If I had a nickel for every person who has told me that I’d be “so pretty” if I wore more makeup…
…Or that I should eat less because otherwise I might get fat…
…Then I’d actually be able to afford my Chipotle addiction.
As women, we really do a job both on our own and on other women’s self esteems. We carry around this idea that we “can’t be pretty unless [FILL IN THE BLANK].”
And that [FILL IN THE BLANK] is constantly changing.
I’m not just talking about the oft-mentioned complaint that women think they’d look perfect if only they could lose those last ten pounds (those bastards!). What we’re dealing with is an attack that’s not only hiring us emotionally, but also physically.
For instance, have you ever heard the phrase All Women Should Color Their Hair? No? I’ve heard this piece of advice spouted like the secret to happiness on several TV shows, including Millionaire Matchmaker.
How about the intense pressure we have to forego open-toed shoes if our nails aren’t polished? The mani-pedi is so ingrained into our study that, even though many of the chemicals in nail polished are highly carcinogenic, we hold man-pedi fundraisers for breast cancer research, and bond with our daughters at the nail salons.
In fact, many cosmetics are untested or believed to be quite toxic. But don’t even think about going au naturale, because that’s a revolutionary new movement, and you still want to fit in and get dates and jobs, right?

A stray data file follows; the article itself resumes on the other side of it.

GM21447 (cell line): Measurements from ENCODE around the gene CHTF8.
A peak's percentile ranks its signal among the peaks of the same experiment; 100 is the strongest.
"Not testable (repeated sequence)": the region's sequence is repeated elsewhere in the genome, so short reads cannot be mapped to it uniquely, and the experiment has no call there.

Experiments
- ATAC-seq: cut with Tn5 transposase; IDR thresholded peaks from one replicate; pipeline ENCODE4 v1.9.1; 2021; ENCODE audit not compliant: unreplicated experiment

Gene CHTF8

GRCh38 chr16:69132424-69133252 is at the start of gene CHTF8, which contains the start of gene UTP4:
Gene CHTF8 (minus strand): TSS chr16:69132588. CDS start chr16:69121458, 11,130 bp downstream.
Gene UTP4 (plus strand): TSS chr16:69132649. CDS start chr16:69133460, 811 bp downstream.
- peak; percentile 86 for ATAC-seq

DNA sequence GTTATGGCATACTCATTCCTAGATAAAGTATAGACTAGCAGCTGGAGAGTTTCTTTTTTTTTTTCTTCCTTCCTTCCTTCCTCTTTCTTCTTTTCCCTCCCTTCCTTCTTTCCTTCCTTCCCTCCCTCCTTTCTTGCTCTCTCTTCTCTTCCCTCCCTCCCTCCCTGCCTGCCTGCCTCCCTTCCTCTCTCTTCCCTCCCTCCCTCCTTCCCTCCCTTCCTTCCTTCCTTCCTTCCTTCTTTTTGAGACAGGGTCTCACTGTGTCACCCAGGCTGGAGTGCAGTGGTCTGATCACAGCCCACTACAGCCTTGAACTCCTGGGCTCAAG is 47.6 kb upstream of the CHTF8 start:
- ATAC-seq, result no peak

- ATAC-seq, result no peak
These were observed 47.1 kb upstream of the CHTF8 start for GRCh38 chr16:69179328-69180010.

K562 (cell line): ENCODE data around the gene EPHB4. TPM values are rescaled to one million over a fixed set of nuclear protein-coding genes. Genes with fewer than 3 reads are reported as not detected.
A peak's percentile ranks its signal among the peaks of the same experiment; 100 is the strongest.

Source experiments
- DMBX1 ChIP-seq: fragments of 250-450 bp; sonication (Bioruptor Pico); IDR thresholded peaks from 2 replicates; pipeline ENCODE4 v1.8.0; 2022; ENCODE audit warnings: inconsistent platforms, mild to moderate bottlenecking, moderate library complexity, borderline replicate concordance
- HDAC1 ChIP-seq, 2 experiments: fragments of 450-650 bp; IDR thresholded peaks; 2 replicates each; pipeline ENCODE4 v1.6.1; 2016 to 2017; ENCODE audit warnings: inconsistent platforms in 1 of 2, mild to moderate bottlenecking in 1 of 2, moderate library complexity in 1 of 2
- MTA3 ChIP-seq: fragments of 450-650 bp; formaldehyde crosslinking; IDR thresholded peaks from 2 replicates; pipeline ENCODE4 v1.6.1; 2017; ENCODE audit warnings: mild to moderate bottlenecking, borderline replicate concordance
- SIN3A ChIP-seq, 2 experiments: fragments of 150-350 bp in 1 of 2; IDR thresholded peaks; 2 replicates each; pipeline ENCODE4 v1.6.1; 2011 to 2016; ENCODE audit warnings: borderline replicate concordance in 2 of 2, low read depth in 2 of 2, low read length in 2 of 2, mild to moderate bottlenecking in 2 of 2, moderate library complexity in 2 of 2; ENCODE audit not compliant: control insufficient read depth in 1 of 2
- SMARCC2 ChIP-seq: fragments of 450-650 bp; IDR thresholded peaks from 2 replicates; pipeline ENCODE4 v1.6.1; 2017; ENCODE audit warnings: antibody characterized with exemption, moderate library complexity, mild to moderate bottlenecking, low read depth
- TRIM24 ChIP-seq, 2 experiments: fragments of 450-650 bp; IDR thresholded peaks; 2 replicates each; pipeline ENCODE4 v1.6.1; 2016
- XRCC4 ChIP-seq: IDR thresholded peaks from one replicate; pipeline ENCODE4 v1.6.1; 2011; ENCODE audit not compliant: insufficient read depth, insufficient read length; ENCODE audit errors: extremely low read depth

And then there’s clothing. Apparently, to be a proper lady, you need to go broke buying shoes and bags. My apologies, but maybe I’d prefer to have one good pair of shoes and purse and save the rest of that money for rent and travel.
Every time I walk down the Upper East Side, my bare face and casual outfit get looked up and down. I have been raised to never go on a date or to a job interview without makeup (though nixing makeup for interviews may indeed be a don’t in today’s society). And I can’t tell you how many times people have told me: “You’d look so nice if only you wore MAKE UP!”
Another phrase I hate? She looks like she doesn’t take care of herself.
And stranger, how do you know she doesn’t take care of herself? Would plastering carcinogens on her face and going broke on designer clothes mean that she actually is taking care of herself? Are we going with the old, outdated motto that red lipstick brings confidence and that beauty means self love? Sorry, but this is something we can’t completely blame on the media.
Let’s all try something. It’s kind of radical, but it’s pretty fun. Let’s just Not Pay Attention To Our Looks.
Instead of spending hours on hair, makeup, and clothes every morning, take the time to read the newspaper before work over a nice mug of tea or coffee. Or engage in new hobbies, now that you’re not worrying about the state of your hair or tummy.
And put down the fashion mags. One of the things I miss about Europe was the paucity of ads and media targeting female insecurities. The less you look and buy, the more likely that these companies will get the picture.
Ladies, let’s stop adding the qualifiers already. In fact, let’s stop talking about beauty in general. Get out of the salons and go live!